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In times of distrust Democracy Defence Dialogues are needed

Over 500 participants in Finland and in ten other countries took part in Democracy Defence Dialogues this year. Newly published report covers experiences and themes emerging from the discussions.


Hannele Laaksolahti

Senior Lead, Sitra


Democracy Defence Dialogues were organised in response to the concerns over the state of democracy arising from Russia’s war of aggression. The ruthless attack on Ukraine made many people realise that democracy should not be taken for granted but needs everyday nurturing and continuous reform

Democracy Defence Dialogues took place in April and June 2022. 62 organizers ranging from municipalities to NGOs and from civic activists to business enterprises carried out a total of 71 discussion sessions.

– We succeeded in our goal as eight out of ten participants in the Democracy Defence Dialogues represented actors other than those usual stakeholders in the field of democracy development. More than 90% of the organizers underlined need for these kinds of citizen dialogues also in the future, says Kai Alhanen, one of the authors of the report.

Timeout model reaching new heights

The discussions were organised using Timeout model. Timeout is a social innovation developed in Finland: an open-source model, which consists of tools and guidelines for facilitating constructive dialogues.

In Finland, already 350 organisations use the Timeout model in their work and 65 000 people have participated in Timeout dialogues.

– Democracy Defence Dialogues also offered a possibility to expand the Finnish dialogue movement internationally and to test how the discussion script and operating model work in international context, says Hannele Laaksolahti, Leading Specialist at Sitra, the Finnish Innovation Fund.

Organizers of the Democracy Defence Dialogues were provided discussion script, guidelines and introduction to Timeout model. These materials are openly available at and can be utilised by anyone willing to arrange a dialogue on democracy also in the future.

Dialogue participants’ insights on democracy

The discussions highlighted that democracy has different meanings in people’s lives and is connected to feelings of security and freedom, experiences of participation, and different ways of social influencing.

Democracy was illuminated in the dialogues from numerous different perspectives, ranging from personal experiences to the great political issues of our time. The dialogues showed that almost every individual and community can find points of reference for strengthening a democratic society in their own activities.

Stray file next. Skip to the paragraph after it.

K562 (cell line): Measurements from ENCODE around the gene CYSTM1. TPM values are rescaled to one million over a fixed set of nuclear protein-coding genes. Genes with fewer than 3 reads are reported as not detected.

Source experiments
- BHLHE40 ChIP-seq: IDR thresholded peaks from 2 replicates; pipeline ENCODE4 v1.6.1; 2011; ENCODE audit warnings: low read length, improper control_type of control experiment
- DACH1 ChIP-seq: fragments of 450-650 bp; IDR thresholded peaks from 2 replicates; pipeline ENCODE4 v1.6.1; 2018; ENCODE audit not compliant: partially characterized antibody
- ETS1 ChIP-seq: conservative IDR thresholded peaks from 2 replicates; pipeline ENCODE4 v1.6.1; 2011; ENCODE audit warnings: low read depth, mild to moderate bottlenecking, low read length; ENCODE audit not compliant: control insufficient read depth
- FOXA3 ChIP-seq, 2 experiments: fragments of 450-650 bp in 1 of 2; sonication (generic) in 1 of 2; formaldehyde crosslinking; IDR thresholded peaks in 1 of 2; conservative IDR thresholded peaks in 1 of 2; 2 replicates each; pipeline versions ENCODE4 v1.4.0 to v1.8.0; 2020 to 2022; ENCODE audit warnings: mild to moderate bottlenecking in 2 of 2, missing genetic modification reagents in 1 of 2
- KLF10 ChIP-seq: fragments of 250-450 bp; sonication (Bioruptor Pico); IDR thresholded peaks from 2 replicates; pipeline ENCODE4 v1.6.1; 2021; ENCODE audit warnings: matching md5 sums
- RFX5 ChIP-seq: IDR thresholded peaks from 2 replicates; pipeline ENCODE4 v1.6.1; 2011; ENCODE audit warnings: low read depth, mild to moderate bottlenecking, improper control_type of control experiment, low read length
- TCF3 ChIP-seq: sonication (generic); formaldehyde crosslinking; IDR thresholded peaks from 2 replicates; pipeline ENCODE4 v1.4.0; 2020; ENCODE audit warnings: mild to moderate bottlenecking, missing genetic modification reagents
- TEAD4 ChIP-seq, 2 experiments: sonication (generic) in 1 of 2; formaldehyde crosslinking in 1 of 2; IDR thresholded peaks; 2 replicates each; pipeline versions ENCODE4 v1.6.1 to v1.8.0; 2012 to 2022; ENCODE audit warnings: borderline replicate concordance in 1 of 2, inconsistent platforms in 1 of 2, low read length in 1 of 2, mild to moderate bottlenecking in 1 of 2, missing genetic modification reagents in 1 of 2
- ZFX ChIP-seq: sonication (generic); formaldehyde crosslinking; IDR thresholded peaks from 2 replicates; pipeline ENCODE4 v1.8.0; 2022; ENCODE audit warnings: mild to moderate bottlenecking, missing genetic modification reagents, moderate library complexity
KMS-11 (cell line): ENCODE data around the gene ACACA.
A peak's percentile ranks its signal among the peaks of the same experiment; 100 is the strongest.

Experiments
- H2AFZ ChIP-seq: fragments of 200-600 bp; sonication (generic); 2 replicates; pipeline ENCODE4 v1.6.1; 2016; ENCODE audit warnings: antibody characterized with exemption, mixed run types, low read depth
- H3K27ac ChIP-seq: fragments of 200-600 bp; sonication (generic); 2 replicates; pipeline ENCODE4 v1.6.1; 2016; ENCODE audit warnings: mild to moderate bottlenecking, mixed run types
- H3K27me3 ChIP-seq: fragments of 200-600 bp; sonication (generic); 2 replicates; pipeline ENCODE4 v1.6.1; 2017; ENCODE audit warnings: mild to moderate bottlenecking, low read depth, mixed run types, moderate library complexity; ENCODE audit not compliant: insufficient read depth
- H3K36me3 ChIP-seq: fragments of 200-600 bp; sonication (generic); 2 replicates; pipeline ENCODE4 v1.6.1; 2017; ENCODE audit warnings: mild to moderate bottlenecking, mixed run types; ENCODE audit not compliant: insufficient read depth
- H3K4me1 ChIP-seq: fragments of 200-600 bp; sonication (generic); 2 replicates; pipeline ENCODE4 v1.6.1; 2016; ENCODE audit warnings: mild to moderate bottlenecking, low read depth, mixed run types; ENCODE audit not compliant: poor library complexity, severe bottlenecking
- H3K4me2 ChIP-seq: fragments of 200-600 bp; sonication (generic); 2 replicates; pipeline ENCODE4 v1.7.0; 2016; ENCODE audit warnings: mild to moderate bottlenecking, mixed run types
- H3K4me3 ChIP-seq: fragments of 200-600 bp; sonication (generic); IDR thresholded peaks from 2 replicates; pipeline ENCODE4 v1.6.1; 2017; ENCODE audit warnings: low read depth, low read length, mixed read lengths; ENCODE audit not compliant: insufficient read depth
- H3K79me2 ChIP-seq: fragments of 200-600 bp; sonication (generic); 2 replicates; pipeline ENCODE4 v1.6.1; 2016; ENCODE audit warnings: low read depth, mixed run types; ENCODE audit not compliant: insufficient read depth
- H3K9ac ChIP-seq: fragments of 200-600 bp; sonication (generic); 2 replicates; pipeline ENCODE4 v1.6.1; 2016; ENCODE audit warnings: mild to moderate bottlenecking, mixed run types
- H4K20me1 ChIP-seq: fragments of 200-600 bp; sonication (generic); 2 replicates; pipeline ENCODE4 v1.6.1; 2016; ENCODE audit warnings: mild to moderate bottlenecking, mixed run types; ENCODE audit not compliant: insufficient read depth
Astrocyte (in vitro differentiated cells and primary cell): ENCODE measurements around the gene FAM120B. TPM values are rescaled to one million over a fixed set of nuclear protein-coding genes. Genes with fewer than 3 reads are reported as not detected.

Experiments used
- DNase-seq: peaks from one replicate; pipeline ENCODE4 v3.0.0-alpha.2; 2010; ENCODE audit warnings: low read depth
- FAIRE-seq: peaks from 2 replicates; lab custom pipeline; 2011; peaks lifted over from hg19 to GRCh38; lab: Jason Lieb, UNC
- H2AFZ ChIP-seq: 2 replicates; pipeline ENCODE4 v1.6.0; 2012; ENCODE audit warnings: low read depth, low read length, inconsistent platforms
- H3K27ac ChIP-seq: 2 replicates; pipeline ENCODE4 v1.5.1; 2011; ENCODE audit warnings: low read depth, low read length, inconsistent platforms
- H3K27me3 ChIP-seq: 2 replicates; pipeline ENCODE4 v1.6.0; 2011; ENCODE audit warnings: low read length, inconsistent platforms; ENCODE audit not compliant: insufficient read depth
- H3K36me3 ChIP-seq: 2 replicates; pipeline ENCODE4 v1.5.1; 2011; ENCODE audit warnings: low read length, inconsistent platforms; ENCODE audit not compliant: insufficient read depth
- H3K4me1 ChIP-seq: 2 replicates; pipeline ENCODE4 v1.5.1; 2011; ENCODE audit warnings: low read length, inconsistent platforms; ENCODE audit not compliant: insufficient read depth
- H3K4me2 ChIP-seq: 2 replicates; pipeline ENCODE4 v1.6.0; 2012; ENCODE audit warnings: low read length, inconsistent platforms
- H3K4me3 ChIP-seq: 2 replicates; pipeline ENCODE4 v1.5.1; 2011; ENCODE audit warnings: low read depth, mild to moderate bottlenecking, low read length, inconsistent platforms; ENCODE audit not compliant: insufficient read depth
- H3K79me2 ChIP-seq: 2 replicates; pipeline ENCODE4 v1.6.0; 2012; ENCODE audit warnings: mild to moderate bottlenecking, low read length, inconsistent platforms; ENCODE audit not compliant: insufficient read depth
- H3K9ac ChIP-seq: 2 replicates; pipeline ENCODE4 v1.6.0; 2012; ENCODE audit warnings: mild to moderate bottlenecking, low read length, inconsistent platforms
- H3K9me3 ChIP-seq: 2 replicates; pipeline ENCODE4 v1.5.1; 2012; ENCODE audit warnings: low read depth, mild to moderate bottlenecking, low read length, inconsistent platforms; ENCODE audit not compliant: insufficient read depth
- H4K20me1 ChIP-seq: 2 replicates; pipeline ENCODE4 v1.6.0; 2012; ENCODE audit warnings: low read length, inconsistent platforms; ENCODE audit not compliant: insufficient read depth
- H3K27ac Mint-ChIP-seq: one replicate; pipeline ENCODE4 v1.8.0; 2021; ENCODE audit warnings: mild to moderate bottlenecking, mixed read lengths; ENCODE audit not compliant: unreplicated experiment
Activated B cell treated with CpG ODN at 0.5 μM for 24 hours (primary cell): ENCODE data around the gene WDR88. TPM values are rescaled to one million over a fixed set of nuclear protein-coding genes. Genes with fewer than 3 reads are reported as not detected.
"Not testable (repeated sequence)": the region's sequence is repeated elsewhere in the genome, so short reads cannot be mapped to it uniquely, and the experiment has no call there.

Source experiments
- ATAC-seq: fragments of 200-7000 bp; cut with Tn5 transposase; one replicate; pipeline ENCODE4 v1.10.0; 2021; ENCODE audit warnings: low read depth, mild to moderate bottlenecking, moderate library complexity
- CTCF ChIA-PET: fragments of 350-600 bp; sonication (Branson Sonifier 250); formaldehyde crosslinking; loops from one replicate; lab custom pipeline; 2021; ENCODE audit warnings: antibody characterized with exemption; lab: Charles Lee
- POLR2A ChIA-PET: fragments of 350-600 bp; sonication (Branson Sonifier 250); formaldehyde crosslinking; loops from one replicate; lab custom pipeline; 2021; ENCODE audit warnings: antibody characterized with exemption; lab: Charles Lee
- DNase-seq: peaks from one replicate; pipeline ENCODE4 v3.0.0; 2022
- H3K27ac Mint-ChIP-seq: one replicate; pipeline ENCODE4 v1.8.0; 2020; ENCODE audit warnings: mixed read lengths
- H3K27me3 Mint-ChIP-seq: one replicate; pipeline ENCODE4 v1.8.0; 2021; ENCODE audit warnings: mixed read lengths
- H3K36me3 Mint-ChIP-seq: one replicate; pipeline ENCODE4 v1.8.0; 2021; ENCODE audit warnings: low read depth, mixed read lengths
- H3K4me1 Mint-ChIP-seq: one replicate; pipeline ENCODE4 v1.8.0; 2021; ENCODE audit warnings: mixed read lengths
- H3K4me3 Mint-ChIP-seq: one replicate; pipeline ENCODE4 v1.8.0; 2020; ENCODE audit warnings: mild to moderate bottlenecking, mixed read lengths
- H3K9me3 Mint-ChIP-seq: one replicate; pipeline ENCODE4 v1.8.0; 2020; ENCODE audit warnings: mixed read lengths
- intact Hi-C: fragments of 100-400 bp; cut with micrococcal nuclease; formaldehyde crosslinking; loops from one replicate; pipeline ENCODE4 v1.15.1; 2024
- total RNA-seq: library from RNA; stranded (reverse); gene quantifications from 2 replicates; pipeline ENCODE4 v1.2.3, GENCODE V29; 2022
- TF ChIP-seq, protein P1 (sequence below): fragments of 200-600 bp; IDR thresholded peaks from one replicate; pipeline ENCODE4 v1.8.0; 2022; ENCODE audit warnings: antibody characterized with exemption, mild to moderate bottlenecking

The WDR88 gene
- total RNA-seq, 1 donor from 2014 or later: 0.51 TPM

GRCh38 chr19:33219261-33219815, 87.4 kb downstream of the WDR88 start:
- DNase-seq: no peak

The discussions focused on what democracy itself means to each person, how it is realized in the everyday lives of different people, what threatens democracy and what we can do together to defend democracy locally, nationally and globally.

For those who participated in the discussions, democracy basically meant positive things: security, participation and being heard, voting and influencing, freedom and the rule of the majority. The concerns related to the state of democracy identified in the dialogues were misinformation, passivity of citizens, distance from decision-making, crisis situations, the power of money in politics and lack of trust and confrontations.

While the citizens had concerns about the state of democracy, they also found everyday ways to strengthen trust, increase inclusion and face differences. The records of the discussions show that numerous social actors and individuals embraced a new way of seeing their own role as a democratic actors.

Inviting global audience to participate

Democracy Defence Dialogues became part of national crisis resilience development in a situation where a global pandemic was followed by a large-scale security crisis.

Dialogues were held in seven languages and organised in 11 different countries including Estonia, United Kingdom, Japan, and Nepal. For many, a dialogue, or constructive discussion, is a novel, but a welcomed approach.

– You can only build trust when people truly feel that they are being heard. In Estonia, even more than in Finland, we’re likely to think that “let those speak who have always spoken”. And this is exactly the reason why this chance was important for us. After the discussion everyone felt that these kinds of dialogues are needed, explain the co-organisers from Finnish Institute of Estonia, National Library of Estonia and The Estonian Cooperation Assembly.

The dialogues offered a platform for citizens to come together to discuss their experiences and views on democracy in a constructive way. Coming together, listening to others and thinking deeply about common issues is part of democratic way of life. Above all, the dialogues produced valuable experiential information about how citizens in different parts of Finland and in other parts of the world attach themselves to democracy.

– For most Japanese, political issues are hard to discuss. They are even a taboo in our daily life. The dialogue gave us a great opportunity to think about democracy and realize it’s closely related to our daily events say organisers from Association of Learn to Support Through Dialogue in Okayama.

A democratic society moves forward and develops. The more comprehensively we can include different kinds of people and different voices in the discussion, the better means we have for defending democracy now and in the future.

Democracy Defence Dialogues is one of the applications under the recently launched National Dialogue model developed in Finland. The purpose of National Dialogues is to learn from citizens’ experiences and gain understanding and up-to-date information on societal phenomena, challenges and opportunities.

Read more: Democracy Defence Dialogues – We are all responsible for strengthening democracy

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